Protein lures for viruses can fight COVID-19 and more | Science

As the fight against COVID-19 progresses and the virus continues to mutate, vaccines and various monoclonal antibody drugs are losing some steam. That adds urgency to a strategy to prevent and treat the disease that could theoretically stop all variants of SARS-CoV-2. The idea is to flood the body with proteins that mimic the receptor for angiotensin-converting enzyme 2 (ACE2), the cell-surface protein that SARS-CoV-2 uses to enter cells. These decoys would bind to the virus’s spike protein and disarm it. The molecules could protect people from becoming infected and help COVID-19 patients clear the virus from their bodies.

An ACE2 lure recently completed initial human safety testing, and trials of other lure designs are expected to launch soon. A new preprint also shows that giving mice a gene encoding a decoy may provide long-term protection, a strategy that could help millions of immunocompromised patients who are unable to mount a robust immune response to vaccines. Success against COVID-19 could also spur efforts to develop lures against other infectious diseases ranging from influenza to Ebola.

“Are [compounds] it could be a game changer,” says Erik Procko, a biochemist at Cyrus Biotechnology, a Seattle-based biotech company working to commercialize lures to combat COVID-19 and human cytomegalovirus.

Research teams have explored the idea of ​​decoy receptors for HIV and some other viruses for many years, but have made little clinical progress for a number of reasons. The strategy was investigated during the severe acute respiratory syndrome (SARS) outbreak 2 decades ago. In 2005, Josef Penninger, a molecular biologist then at the Institute for Molecular Biology in Vienna, and his colleagues discovered that the SARS coronavirus, a relative of SARS-CoV-2, binds to ACE2 in mice. The receptor protein normally helps regulate blood pressure and other metabolic processes, but it can also contribute to conditions such as lung failure.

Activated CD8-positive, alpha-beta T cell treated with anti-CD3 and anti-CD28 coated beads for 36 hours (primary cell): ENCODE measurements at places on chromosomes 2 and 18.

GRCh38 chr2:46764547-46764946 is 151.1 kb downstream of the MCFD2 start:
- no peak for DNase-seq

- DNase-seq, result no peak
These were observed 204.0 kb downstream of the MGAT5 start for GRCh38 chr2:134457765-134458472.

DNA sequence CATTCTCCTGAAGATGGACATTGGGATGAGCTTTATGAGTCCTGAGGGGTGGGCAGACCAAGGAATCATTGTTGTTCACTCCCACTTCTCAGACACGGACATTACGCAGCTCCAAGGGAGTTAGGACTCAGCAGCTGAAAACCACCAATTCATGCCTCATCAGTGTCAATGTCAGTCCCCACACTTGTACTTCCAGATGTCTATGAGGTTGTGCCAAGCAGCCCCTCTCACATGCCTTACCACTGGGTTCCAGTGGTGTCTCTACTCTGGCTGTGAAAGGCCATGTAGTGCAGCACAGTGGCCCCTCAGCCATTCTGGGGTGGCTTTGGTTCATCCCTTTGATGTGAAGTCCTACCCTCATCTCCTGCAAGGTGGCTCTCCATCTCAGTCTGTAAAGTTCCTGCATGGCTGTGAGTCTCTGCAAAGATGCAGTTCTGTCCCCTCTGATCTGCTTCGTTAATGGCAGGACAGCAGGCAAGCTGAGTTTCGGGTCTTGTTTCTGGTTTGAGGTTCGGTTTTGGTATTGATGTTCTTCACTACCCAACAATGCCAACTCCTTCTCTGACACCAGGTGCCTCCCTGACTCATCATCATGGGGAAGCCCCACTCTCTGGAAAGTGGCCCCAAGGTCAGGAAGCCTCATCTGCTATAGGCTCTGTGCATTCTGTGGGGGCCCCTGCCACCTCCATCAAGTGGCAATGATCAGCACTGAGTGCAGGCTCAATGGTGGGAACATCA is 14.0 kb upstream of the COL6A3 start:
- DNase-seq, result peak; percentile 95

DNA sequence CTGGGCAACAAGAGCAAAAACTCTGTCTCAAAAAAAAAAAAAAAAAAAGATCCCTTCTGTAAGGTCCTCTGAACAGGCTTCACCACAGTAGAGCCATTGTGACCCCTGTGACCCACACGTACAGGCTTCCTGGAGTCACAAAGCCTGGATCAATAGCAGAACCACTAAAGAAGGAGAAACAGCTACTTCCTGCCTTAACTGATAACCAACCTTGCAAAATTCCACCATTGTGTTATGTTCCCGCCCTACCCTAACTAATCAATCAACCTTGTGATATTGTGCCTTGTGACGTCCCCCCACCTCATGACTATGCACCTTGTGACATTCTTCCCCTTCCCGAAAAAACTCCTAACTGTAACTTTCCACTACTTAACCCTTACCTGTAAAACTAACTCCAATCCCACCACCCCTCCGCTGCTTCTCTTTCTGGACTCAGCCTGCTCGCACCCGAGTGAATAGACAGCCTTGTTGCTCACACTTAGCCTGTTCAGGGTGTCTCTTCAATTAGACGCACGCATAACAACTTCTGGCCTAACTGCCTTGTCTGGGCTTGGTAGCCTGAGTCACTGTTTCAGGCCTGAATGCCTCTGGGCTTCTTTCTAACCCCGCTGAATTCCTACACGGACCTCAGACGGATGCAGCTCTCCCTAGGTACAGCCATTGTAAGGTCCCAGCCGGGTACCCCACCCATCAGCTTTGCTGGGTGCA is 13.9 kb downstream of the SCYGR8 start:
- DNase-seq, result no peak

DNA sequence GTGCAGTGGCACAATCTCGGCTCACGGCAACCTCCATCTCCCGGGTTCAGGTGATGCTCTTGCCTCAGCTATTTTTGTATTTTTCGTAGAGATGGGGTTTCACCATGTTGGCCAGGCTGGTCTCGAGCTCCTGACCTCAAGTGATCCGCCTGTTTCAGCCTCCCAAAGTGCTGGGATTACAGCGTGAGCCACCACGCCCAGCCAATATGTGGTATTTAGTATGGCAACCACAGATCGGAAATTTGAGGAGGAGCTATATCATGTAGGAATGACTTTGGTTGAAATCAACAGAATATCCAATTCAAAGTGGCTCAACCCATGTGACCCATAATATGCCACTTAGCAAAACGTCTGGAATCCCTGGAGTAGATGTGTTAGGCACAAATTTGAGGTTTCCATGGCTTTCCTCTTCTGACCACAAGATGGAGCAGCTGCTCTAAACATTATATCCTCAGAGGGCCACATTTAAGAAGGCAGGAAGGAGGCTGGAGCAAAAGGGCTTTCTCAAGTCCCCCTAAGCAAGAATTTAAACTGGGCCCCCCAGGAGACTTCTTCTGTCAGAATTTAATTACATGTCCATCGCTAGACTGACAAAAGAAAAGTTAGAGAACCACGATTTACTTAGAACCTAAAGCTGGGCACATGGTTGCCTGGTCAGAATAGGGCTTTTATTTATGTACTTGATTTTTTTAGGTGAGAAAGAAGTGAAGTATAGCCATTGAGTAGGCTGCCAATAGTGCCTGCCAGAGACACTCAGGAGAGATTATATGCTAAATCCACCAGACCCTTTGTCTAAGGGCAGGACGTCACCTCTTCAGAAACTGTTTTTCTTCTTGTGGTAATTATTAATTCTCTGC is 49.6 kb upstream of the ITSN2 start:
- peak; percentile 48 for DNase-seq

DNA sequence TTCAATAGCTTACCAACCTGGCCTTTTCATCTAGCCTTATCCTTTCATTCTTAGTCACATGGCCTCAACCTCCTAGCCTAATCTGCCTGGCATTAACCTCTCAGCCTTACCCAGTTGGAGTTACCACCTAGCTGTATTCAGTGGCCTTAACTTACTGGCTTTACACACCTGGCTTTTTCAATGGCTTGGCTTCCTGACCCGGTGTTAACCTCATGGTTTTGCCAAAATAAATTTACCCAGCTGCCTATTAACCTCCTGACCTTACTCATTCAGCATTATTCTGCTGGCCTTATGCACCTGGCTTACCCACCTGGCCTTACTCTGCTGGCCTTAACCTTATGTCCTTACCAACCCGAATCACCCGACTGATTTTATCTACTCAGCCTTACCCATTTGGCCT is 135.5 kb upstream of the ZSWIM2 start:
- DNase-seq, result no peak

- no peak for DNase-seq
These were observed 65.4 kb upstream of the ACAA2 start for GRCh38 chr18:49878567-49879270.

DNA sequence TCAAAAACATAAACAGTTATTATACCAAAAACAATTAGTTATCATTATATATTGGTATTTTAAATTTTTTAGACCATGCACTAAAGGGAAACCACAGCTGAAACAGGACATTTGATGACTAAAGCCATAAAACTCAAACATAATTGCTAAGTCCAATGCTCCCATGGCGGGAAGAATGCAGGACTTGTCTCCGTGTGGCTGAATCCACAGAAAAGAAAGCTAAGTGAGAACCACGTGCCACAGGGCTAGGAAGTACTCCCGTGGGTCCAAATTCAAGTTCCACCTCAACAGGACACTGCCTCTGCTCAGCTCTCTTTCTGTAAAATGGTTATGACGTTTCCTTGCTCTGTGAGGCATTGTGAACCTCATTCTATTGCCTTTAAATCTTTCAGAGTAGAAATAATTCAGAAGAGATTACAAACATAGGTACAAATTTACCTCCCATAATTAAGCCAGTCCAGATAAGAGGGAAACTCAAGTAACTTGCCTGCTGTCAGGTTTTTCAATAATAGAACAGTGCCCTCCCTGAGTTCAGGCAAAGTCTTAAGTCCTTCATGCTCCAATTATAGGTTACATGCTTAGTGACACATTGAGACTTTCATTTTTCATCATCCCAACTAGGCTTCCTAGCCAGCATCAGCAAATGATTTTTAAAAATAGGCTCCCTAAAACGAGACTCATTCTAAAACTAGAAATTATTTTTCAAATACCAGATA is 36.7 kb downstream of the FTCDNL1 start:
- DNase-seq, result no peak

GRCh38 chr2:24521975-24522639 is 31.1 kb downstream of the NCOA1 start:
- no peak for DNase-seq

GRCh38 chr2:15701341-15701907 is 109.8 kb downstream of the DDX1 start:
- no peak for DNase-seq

Penninger’s team synthesized only the part of ACE2 that protrudes above the cell surface and is exposed to the virus. They showed that the decoy partially protected the mice from lung failure and other symptoms caused by ACE2 dysfunction. But they didn’t have time to test their lure on SARS animals before the original outbreak died down.

When SARS-CoV-2 made its appearance in late 2019, Penninger, now at the University of British Columbia, Vancouver, and his colleagues got back on the ball. After his team and others showed that ACE2 was the target of SARS-CoV-2 as well, they took their lures off the shelf. The molecules proved effective against SARS-CoV-2 infection in cell cultures and in mice, and Penninger licensed the strategy to APEIRON Biologics, an Austrian company he had previously founded.

He arranged small human trials of an injected form of the ACE2 decoy. The protein was shown to be safe, notably not triggering blood pressure abnormalities or other metabolic problems, but it had little effect in reducing the severity of COVID-19. Penninger argues that this was likely because it was given to patients relatively late in their disease. The company is now pursuing the inhaled variety and completed an initial human safety study last year. Although the company has yet to release the results, Penninger, who has seen the data, says: “There’s no reason not to change [the compound] Go ahead”, either as a treatment if given early enough, or as a prophylactic.